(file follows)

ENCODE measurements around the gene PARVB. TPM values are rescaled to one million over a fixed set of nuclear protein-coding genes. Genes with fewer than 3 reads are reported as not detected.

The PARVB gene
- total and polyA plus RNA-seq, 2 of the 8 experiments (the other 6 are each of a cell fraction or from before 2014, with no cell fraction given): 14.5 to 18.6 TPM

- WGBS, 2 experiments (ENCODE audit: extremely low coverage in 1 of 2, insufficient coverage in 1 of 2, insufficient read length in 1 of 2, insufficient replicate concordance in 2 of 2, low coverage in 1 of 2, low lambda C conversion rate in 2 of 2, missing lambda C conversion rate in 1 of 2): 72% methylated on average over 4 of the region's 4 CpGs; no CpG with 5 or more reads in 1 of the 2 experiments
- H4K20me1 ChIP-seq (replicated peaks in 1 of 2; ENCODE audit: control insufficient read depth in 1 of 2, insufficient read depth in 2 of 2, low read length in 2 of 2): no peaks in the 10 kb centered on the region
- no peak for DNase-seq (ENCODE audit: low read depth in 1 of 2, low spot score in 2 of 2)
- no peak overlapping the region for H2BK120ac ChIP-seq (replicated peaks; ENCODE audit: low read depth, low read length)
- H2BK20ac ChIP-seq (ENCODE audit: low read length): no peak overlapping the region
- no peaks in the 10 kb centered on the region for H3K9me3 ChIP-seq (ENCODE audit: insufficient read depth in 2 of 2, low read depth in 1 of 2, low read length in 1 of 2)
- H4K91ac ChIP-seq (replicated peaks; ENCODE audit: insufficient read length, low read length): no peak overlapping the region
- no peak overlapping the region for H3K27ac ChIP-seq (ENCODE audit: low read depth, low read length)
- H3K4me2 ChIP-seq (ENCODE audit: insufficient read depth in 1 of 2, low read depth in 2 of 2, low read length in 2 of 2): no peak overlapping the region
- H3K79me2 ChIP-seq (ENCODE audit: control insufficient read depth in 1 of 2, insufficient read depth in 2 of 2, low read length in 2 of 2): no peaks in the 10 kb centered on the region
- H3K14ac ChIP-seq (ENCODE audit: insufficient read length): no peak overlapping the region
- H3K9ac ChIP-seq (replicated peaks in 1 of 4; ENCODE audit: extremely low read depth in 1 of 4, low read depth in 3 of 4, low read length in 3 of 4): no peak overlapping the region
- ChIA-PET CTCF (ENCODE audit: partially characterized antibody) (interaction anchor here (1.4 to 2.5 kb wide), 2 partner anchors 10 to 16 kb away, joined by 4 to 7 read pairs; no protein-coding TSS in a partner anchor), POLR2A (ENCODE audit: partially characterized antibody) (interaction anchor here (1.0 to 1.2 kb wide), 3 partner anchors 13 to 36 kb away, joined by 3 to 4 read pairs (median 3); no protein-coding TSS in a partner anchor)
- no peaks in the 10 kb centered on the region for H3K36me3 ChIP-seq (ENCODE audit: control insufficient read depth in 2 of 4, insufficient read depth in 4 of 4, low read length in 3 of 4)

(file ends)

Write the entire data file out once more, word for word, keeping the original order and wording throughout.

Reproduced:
ENCODE measurements around the gene PARVB. TPM values are rescaled to one million over a fixed set of nuclear protein-coding genes. Genes with fewer than 3 reads are reported as not detected.

The PARVB gene
- total and polyA plus RNA-seq, 2 of the 8 experiments (the other 6 are each of a cell fraction or from before 2014, with no cell fraction given): 14.5 to 18.6 TPM

- WGBS, 2 experiments (ENCODE audit: extremely low coverage in 1 of 2, insufficient coverage in 1 of 2, insufficient read length in 1 of 2, insufficient replicate concordance in 2 of 2, low coverage in 1 of 2, low lambda C conversion rate in 2 of 2, missing lambda C conversion rate in 1 of 2): 72% methylated on average over 4 of the region's 4 CpGs; no CpG with 5 or more reads in 1 of the 2 experiments
- H4K20me1 ChIP-seq (replicated peaks in 1 of 2; ENCODE audit: control insufficient read depth in 1 of 2, insufficient read depth in 2 of 2, low read length in 2 of 2): no peaks in the 10 kb centered on the region
- no peak for DNase-seq (ENCODE audit: low read depth in 1 of 2, low spot score in 2 of 2)
- no peak overlapping the region for H2BK120ac ChIP-seq (replicated peaks; ENCODE audit: low read depth, low read length)
- H2BK20ac ChIP-seq (ENCODE audit: low read length): no peak overlapping the region
- no peaks in the 10 kb centered on the region for H3K9me3 ChIP-seq (ENCODE audit: insufficient read depth in 2 of 2, low read depth in 1 of 2, low read length in 1 of 2)
- H4K91ac ChIP-seq (replicated peaks; ENCODE audit: insufficient read length, low read length): no peak overlapping the region
- no peak overlapping the region for H3K27ac ChIP-seq (ENCODE audit: low read depth, low read length)
- H3K4me2 ChIP-seq (ENCODE audit: insufficient read depth in 1 of 2, low read depth in 2 of 2, low read length in 2 of 2): no peak overlapping the region
- H3K79me2 ChIP-seq (ENCODE audit: control insufficient read depth in 1 of 2, insufficient read depth in 2 of 2, low read length in 2 of 2): no peaks in the 10 kb centered on the region
- H3K14ac ChIP-seq (ENCODE audit: insufficient read length): no peak overlapping the region
- H3K9ac ChIP-seq (replicated peaks in 1 of 4; ENCODE audit: extremely low read depth in 1 of 4, low read depth in 3 of 4, low read length in 3 of 4): no peak overlapping the region
- ChIA-PET CTCF (ENCODE audit: partially characterized antibody) (interaction anchor here (1.4 to 2.5 kb wide), 2 partner anchors 10 to 16 kb away, joined by 4 to 7 read pairs; no protein-coding TSS in a partner anchor), POLR2A (ENCODE audit: partially characterized antibody) (interaction anchor here (1.0 to 1.2 kb wide), 3 partner anchors 13 to 36 kb away, joined by 3 to 4 read pairs (median 3); no protein-coding TSS in a partner anchor)
- no peaks in the 10 kb centered on the region for H3K36me3 ChIP-seq (ENCODE audit: control insufficient read depth in 2 of 4, insufficient read depth in 4 of 4, low read length in 3 of 4)